Michelle-Fairley-kills-it-and-by-it-I-mean-the-Frey-child-and-her-performance-as-Catelyn-in-The-Rains-Of-Castamere-600x400 2“The Rains of Castamere” is a bit of a blur. I know what I saw, but I haven’t fully comprehended the magnitude of the situation. Even for those who read A Storm of Swords, the devastating betrayal in this week’s episode tops just about every other scene from the show, or any other scene on television for that matter. This individual episode was as brutally gut wrenching as the meatpacking sounds from Fight Club or the Crazy 88’s killing spree from Beatrix Kiddo in Kill Bill (both nearly earning the film’s NC-17 ratings). For those invested in the show, the all-encompassing feelings of tragedy, hopelessness and barbarity are natural—enjoy.

Overlooking his chess-like war-board, Robb lets his mother in on his plans for taking Casterley Rock. After going against her wishes with Theon, he chooses to ask her advice this time. While she agrees that taking Casterley Rock is risky, it’s time for the Lannisters to understand what it’s like to lose the things most precious to them. After arriving at the wedding for Lord Walder Frey’s daughter, Robb apologizes for breaking his oath and passing up on one of the man’s daughters as a bride. Frey ogles Robb’s bride Talisa and admits he too would pass up his daughters for a chance at such a beautiful, curved female. Frey comments, “The wine will flow red and the music will play loud and we’ll put this mess behind us.”

Jon Snow and Ygritte’s loyalty are tested once again when it comes down to murdering a fellow Crow. The Wildlings come upon an elderly horse breeder. Snow pleads for the Wildlings to simply let the man go and he even pushes Ygritte to keep her from hitting the man with an arrow. The Wildlings not only ignore his wishes, they force him to take the man’s life with his own sword to prove his loyalty to the band of savages. Meanwhile, Bran, Rickon, and Hodor are in an abandoned windmill above the growing confrontation when Hodor begins to panic due to the thunder. As Hodor’s yelling brings attention to their proximity, Bran uses his warg powers to control Hodor and put him to sleep. On the ground below, Ygritte chooses Snow over the Wildlings, but he hops on a horse during the scuffle and rides off without her. On a positive note, he finally kills Orell and leaves him for dead. During his getaway, Bran takes over the minds of the two direwolves—Summer and Shaggydog—to fight off the Windlings and protect his brother.

Daenerys sends her top warriors with Daario to take the city of Yunkai. Jorah seems skeptical about their plan to follow Daario but he finally gives in when Grey Worm reveals that he trusts Daario. Meanwhile, Samwell spills details to Gilly like a character talking directly to the audience—awkward but informative. After he’s finished, Gilly asks how he knows so much information. Admitting he learns from reading books, she is surprised that he can recall so much from “staring at marks on paper,” commenting that he must be a wizard to know so much. In terms of story, the love interests and sparks between Daenerys and Daario, Samwell and Gilly, and Jon Snow and Ygritte toss in some charming appetizers before the kitchen ignites into flames.

At the wedding, Walder calls for the bedding ceremony between Roslin and Edmure. Talisa admits that she feels the bedding ceremony is a strange custom. She then admits that she wants the baby inside of her to be named after Robb’s father, Ned Stark (Eddard). Moments after this touching moment, the banquet doors close and musicians begin to play “The Rains of Castamere,” which is a Lannister victory song. Recognizing the song, Catelyn calls out for Robb. Walder rises to make a toast while simultaneously signaling for his men to attack. Lothar begins to stab Talisa in her stomach, ruthlessly aiming to kill the unborn child and leave her for death. Robb is shot with crossbows until he falls to the ground, stricken with confusion and too numb to react. Frey sips his drink and watches the bloodshed unfold according to plan.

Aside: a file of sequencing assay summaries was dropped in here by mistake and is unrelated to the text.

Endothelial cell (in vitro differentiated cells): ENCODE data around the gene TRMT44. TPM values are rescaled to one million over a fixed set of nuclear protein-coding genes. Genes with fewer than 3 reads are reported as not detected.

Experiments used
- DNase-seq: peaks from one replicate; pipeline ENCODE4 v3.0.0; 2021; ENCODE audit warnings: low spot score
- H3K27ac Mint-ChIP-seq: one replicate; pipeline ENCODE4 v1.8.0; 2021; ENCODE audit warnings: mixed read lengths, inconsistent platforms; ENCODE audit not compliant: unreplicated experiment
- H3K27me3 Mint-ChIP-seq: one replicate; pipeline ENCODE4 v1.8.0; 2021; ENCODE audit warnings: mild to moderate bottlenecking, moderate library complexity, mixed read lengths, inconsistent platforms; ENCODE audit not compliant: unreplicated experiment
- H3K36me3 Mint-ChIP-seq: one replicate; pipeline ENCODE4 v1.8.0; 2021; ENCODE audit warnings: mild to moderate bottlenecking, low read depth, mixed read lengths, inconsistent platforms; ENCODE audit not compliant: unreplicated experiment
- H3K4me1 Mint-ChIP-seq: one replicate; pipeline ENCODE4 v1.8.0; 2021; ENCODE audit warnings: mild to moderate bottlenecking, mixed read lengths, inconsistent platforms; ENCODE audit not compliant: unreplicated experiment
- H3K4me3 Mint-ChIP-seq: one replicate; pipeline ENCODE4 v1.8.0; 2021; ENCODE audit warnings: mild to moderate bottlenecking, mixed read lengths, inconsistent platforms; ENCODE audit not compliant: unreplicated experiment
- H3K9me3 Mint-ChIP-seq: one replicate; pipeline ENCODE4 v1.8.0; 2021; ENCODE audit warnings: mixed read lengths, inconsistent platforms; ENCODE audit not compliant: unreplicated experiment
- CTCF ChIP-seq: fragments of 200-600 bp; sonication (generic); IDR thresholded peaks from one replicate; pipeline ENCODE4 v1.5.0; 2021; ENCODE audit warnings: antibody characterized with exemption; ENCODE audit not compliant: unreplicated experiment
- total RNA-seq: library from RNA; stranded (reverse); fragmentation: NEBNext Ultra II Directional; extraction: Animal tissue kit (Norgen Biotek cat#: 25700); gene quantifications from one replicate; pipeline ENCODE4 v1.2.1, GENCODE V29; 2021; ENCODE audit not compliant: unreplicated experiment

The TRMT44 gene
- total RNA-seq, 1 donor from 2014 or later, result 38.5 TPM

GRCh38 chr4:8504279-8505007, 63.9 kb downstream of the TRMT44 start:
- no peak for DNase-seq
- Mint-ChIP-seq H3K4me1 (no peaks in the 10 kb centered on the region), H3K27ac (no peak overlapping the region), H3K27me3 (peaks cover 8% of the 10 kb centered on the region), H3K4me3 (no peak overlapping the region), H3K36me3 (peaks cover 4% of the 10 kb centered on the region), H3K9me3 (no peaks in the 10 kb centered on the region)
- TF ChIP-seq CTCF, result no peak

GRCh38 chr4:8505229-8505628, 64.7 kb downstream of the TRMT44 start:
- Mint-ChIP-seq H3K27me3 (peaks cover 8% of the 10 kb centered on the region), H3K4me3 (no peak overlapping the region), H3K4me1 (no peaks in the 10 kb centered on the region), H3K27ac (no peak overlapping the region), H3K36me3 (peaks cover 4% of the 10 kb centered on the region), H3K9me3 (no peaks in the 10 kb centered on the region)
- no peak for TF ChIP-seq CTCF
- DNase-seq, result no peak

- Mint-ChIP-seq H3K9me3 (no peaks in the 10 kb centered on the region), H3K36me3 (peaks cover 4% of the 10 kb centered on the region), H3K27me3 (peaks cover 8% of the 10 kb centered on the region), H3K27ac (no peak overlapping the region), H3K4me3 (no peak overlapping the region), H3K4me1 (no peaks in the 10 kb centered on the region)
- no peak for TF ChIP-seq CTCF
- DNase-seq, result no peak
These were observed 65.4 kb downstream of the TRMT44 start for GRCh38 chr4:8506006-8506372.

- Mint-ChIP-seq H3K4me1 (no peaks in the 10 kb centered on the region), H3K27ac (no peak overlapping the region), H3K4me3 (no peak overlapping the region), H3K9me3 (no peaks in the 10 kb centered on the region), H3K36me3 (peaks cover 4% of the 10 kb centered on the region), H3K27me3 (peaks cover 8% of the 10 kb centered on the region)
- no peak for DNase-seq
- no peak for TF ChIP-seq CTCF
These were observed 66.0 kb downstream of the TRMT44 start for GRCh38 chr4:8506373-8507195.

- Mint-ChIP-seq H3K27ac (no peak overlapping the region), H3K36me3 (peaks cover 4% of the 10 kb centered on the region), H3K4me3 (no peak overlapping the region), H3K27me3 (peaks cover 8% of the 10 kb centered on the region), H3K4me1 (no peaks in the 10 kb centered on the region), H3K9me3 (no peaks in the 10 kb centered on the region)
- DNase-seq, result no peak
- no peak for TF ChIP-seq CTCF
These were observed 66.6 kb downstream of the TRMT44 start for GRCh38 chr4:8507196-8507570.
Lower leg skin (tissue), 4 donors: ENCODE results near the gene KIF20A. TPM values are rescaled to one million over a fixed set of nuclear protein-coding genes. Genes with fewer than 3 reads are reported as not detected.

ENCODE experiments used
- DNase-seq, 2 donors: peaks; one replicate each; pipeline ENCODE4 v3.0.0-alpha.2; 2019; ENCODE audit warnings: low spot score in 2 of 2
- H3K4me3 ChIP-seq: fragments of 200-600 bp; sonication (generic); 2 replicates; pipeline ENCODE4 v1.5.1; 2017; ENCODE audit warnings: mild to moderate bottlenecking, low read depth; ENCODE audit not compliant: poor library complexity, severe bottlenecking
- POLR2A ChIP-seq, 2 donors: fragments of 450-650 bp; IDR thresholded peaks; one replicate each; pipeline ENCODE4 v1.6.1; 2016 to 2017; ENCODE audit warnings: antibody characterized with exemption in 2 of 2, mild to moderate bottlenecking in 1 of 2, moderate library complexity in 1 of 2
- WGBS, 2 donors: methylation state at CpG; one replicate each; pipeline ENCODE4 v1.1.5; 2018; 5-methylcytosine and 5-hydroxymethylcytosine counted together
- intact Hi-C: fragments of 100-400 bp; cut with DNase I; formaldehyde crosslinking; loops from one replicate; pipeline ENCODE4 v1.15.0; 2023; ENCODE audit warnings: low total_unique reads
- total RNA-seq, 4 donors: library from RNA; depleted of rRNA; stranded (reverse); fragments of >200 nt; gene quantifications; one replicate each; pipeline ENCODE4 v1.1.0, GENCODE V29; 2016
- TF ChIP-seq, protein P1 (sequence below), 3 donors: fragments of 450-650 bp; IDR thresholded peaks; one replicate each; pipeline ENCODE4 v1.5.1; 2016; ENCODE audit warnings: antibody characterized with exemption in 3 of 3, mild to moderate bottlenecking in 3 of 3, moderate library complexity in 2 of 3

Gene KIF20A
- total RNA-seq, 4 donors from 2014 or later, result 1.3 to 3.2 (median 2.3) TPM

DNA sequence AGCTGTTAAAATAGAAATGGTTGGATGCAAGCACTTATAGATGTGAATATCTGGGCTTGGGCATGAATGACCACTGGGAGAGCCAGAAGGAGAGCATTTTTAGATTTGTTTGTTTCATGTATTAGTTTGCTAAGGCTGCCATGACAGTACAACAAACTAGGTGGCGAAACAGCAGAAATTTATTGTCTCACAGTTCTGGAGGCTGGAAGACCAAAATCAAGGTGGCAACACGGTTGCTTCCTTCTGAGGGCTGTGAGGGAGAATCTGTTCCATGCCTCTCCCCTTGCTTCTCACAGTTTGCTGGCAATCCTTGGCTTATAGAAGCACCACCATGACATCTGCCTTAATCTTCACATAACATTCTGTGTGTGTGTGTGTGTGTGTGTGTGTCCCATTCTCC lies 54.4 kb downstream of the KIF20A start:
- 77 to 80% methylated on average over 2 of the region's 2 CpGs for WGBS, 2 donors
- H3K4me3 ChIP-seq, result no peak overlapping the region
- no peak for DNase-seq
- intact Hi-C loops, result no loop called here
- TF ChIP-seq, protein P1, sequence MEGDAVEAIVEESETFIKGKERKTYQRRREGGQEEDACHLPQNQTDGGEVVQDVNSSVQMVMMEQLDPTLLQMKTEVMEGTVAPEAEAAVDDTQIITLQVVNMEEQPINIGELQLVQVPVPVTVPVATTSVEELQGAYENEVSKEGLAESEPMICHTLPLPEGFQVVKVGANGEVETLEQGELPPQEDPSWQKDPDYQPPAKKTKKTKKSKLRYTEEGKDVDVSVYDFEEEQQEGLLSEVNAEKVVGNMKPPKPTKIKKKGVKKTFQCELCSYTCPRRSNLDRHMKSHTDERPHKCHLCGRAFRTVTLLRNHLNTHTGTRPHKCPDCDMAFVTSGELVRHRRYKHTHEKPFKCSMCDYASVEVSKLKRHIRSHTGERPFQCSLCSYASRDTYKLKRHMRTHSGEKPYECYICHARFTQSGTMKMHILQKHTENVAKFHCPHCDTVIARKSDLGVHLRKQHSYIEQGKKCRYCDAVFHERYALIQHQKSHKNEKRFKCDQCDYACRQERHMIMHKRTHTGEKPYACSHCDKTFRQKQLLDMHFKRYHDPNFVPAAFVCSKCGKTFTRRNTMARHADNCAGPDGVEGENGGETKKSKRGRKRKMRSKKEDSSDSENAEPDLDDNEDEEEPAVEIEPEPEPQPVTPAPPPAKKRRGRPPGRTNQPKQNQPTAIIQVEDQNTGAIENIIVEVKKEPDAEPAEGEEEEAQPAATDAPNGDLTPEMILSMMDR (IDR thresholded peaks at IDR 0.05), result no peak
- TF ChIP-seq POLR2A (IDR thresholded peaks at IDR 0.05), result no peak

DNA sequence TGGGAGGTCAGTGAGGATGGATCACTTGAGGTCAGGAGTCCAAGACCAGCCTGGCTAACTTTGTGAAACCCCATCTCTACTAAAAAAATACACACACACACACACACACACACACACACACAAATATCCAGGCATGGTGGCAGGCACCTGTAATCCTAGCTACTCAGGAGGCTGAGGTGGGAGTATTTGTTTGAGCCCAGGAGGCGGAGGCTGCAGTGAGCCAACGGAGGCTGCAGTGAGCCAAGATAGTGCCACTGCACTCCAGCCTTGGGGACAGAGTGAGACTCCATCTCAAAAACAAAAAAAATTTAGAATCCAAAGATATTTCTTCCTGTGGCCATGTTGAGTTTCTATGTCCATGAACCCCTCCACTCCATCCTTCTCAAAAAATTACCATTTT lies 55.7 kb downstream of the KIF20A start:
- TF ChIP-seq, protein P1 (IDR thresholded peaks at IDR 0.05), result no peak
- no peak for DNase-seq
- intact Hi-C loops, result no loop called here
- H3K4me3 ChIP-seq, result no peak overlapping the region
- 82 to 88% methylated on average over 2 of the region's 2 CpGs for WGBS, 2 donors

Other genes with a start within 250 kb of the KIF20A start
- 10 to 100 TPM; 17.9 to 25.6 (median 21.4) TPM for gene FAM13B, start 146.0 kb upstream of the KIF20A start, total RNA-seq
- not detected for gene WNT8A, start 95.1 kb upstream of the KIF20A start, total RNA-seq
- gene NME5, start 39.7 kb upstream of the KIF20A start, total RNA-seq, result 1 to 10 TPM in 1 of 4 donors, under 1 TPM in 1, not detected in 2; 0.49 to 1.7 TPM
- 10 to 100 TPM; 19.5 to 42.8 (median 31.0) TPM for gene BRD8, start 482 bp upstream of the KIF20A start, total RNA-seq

Catelyn, a human pincushion of arrows, grabs Frey’s young wife and holds a knife to her throat. With nothing to lose, she pleads for Frey to let Robb live. Raising his glass for another sip, Frey says he will simply find another wife. Bolton walks up to Robb and stabs him in the gut, commenting, “The Lannisters send their regards.” Robb falls next to his fallen bride and Catelyn cries out while slicing Frey’s wife’s throat. Screaming and waiting for death, the catatonic woman stands alone until she too is killed from a blade to the neck.

While those visual scenes will stick with you, the psychology of the characters left behind sets in a little later. Consider young Arya outside, only a few feet away from being reunited with her brother and mother, now captured again to ride off with her occasional savior, The Hound. Bran was close enough to touch Jon Snow before they were separated once more. Ygritte is left to watch her man ride off in the sunset, while she stands with the men she just betrayed. The entire episode invited the idea of a Stark reunion, only to leave the family further apart than ever before.

Perhaps the most deafening moment involved Catelyn’s final moment of screen time—standing in anguish, believing she has lost all of her children to war, watching a grandson die before taking his first breath of air, recalling her missing daughters, and the overall end to her family name due the stubbornness of a son and merciless demeanor an old man with ugly daughters. She aimlessly takes the life of Frey’s wife, as if she simply needs something to do with her hands in a moment of desperate madness. Right outside the door, the true heartbreak falls on Arya, her survival nearly as awful as the death of another parent, falling before her eyes.